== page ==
The summer of 2023 started well for airlines, after a tumultuous few years following COVID lockdowns in most countries. Passenger numbers were up 30% in the northern hemisphere in June 2023, versus the previous year. But air travel in July and August has been disrupted once again, not only by air traffic control strikes, but also by devastating wildfires in typical tourist hot spots such as Greece, Maui, Tenerife and Canada.
The latest problem – a UK air traffic control fault – has left thousands of passengers stranded after more than one-quarter of UK flights were cancelled on one of the busiest travel days of the year. It will take days to resolve, according to the UK transport secretary, Mark Harper.
Air travellers caught up in these events are legally entitled to care and assistance from airlines under UK law post-Brexit. But our research shows that people are often unsure or completely unaware of their rights when travel is disrupted.
While consumers need more information about their rights in this situation, a group including consumer affairs organisation Which? and online travel agents have also called on the UK prime minister to give the airline regulator, the Civil Aviation Authority, more power to punish airlines that don’t help consumers affected by disruption.
At present the regulator is unable to directly and independently fine an airline, it must bring a court action. The CAA also has weak enforcement powers compared with airline regulators in other countries. Which? wants the CAA to be able to directly fine airlines for failing to either provide clear and timely information about passenger rights and what to do when air travel is disrupted, or assistance with rerouting if a flight is cancelled, or a prompt refund.
Uncertainty about legal rights of air passengers
Compliance by airlines with consumer protection laws has been problematic for some time. But the mass cancellation of flights during the COVID pandemic and the failure of many airlines to refund some passengers really brought the problem to the wider public’s attention.
We have researched passenger experiences of flight cancellations during the pandemic, as well as the level of awareness among air passengers of both their legal rights and routes to redress. Media coverage by the likes of ITV’s personal finance expert Martin Lewis and online information from consumer bodies such as Which? certainly boosted awareness during COVID.
But our research suggests that many travellers are still not sure what action to take if their rights are not respected by an airline. People are also unaware of all the options open to them when seeking redress.
These problems are even more acute for passengers who have booked through an online travel agent rather than directly with the airline. Several of the participants we spoke to during focus groups said they trusted the airlines to look after them or relied on travel insurance. But travel insurance does not always cover the specific situation faced and some airlines have failed to live up to the trust consumers place in them.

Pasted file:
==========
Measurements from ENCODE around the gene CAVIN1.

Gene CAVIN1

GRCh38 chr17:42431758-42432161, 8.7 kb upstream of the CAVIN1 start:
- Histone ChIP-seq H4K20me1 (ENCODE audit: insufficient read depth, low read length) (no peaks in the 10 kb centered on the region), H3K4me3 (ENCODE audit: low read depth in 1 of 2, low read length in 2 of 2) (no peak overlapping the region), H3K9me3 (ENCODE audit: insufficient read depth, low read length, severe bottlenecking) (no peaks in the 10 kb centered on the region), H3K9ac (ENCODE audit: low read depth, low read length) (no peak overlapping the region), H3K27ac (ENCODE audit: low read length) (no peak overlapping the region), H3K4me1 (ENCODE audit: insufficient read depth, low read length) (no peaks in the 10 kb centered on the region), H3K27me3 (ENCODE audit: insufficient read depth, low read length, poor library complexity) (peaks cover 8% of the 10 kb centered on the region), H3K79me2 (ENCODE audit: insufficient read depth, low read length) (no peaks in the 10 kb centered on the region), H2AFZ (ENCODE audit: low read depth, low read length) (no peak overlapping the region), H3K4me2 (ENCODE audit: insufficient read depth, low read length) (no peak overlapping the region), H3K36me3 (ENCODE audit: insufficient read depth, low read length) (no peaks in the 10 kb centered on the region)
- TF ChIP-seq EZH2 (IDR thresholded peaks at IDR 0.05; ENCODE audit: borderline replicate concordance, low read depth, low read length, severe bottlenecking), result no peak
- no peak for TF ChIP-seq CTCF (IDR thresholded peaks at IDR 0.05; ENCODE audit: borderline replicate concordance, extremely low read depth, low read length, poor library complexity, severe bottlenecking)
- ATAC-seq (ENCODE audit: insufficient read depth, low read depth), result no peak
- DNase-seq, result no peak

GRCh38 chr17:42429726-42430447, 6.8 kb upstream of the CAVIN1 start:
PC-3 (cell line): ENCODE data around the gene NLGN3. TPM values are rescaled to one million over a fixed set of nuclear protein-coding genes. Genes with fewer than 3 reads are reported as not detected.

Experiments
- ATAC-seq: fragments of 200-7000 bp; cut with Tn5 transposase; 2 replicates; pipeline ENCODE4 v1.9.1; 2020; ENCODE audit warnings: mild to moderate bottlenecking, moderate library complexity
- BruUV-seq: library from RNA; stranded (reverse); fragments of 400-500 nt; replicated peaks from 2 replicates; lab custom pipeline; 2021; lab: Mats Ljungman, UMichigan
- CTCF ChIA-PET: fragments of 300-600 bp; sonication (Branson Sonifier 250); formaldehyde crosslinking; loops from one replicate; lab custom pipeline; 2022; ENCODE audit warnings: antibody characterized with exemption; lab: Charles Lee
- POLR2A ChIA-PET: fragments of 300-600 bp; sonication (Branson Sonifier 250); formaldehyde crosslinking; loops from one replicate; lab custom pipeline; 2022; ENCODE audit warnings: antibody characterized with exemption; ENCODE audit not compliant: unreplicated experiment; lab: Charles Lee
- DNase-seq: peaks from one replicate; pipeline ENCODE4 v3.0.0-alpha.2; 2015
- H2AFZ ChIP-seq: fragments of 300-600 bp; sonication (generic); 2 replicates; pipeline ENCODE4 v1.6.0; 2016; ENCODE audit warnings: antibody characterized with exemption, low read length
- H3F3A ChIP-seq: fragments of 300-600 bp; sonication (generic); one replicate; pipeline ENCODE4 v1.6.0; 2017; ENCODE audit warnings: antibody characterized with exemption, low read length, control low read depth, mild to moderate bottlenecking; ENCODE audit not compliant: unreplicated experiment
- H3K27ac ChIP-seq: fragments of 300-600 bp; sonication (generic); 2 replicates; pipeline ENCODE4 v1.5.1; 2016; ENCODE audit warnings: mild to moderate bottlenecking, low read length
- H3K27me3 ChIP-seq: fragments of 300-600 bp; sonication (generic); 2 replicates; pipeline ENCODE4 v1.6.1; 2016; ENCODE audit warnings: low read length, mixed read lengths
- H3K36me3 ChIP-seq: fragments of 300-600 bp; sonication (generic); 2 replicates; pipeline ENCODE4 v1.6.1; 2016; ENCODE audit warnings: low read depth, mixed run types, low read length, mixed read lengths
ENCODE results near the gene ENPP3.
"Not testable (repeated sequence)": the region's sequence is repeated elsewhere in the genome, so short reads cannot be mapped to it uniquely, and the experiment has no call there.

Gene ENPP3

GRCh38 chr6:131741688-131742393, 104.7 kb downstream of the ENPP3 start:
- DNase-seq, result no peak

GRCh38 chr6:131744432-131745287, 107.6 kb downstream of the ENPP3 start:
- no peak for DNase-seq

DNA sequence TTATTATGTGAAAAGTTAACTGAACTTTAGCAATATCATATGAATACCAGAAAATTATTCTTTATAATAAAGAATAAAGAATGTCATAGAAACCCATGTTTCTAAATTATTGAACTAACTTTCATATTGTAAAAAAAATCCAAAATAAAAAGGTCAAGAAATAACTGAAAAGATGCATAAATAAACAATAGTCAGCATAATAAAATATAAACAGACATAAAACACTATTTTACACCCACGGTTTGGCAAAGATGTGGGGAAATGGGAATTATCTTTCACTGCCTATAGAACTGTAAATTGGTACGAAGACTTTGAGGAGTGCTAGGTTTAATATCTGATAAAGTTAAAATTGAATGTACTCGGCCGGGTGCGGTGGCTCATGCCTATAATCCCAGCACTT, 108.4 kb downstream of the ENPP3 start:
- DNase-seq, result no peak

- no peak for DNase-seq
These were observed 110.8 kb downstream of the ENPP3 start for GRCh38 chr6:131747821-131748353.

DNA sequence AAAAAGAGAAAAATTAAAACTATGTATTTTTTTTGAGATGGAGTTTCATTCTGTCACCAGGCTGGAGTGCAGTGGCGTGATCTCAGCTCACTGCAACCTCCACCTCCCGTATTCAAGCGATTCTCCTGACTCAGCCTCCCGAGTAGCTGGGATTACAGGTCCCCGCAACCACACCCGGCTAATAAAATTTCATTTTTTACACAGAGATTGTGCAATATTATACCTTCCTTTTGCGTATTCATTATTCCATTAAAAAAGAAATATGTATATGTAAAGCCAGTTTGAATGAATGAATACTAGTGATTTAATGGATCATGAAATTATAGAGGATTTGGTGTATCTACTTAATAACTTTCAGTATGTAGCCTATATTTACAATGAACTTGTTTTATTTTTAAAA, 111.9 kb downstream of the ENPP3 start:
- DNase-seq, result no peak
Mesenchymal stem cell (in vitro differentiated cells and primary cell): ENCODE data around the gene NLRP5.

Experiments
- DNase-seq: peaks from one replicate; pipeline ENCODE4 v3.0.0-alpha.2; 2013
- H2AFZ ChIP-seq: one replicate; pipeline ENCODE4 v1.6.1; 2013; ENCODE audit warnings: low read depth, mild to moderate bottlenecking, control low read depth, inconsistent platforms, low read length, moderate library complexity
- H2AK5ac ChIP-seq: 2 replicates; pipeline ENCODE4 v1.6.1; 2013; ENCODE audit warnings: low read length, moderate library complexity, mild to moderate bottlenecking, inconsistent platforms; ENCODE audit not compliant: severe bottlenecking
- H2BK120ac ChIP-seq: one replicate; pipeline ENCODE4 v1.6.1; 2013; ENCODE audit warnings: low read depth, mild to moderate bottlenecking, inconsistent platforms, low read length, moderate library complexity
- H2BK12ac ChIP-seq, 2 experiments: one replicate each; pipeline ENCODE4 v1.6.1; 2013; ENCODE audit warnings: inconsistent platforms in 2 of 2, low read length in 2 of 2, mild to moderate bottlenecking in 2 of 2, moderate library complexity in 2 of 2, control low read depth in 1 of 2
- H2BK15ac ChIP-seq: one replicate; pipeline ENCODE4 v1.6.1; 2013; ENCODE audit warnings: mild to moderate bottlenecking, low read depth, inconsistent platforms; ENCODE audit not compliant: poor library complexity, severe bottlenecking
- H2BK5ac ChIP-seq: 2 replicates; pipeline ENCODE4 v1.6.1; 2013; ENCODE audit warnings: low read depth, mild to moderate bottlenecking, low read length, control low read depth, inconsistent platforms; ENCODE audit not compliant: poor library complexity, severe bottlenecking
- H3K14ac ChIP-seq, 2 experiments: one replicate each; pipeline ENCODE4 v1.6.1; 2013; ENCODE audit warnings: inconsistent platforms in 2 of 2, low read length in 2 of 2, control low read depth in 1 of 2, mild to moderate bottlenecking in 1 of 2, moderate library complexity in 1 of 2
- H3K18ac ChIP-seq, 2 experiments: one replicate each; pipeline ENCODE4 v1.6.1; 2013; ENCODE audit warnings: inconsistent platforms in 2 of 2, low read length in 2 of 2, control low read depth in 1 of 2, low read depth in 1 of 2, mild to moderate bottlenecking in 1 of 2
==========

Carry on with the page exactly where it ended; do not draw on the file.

How to get redress for travel disruption
If your flight has been cancelled by an airline or you need to seek redress for other reasons, you should contact your airline directly in the first instance. If you don’t get a response, or are unsatisfied with the response, there are other options.
For example, “alternative dispute resolution” bodies can help mediate with airlines, but our study showed passengers were unaware of the two ADR bodies in the UK, the Centre for Effective Dispute Resolution (CEDR) and AviationADR.
Further, not all airlines are members of the schemes and ADR decisions are not binding. And while the CEDR has reports high levels of demand on its homepage, Which? has called for a mandatory aviation ombudsman to be established to help mend “the broken complaints system”.
Alternatively, you could bring a court action against an airline, although this can be tricky if the airline is based abroad. Our study also showed passengers are often short of time and do not always have the confidence to pursue an action before the small claims court.
Cost can be another determining factor for action. Passengers are more likely to make a claim where the cost of a family holiday runs into thousands of pounds, according to our research. In the past decade, specialist claims firms have started to offer to make claims on behalf of passengers. These firms often have useful websites that can instantly assess whether a claim is worth pursuing. Of course, there will also be a cost to use these firms.
Although court action can be seen as a last resort, in March this year Which? found £4.5 million is owed to passengers from outstanding County Court Judgments (CCJs) and attempts by passengers to obtain money owed by airlines using bailiffs.
However, our study showed that one of the most successful ways to secure a refund was under Section 75 of the Consumer Credit Act. This allows you to make a claim to the bank or provider of the credit card you used to pay for your flights.
What about the airline regulator?
The routes available for consumers to seek redress for travel disruption will continue to be ineffective if they rely on resolving disputes with the airlines on an individual level. This pits the weaker consumer against the powerful interests and deeper pockets of the airlines.
This is why enhanced powers for the UK’s CAA are vital. The Department for Transport proposed reforms in January 2022, but the UK government has yet to act.
After a summer of travel disruption that has caused delays and cancellations for thousands of people, a regulator with more teeth will help air passengers caught up in such crises.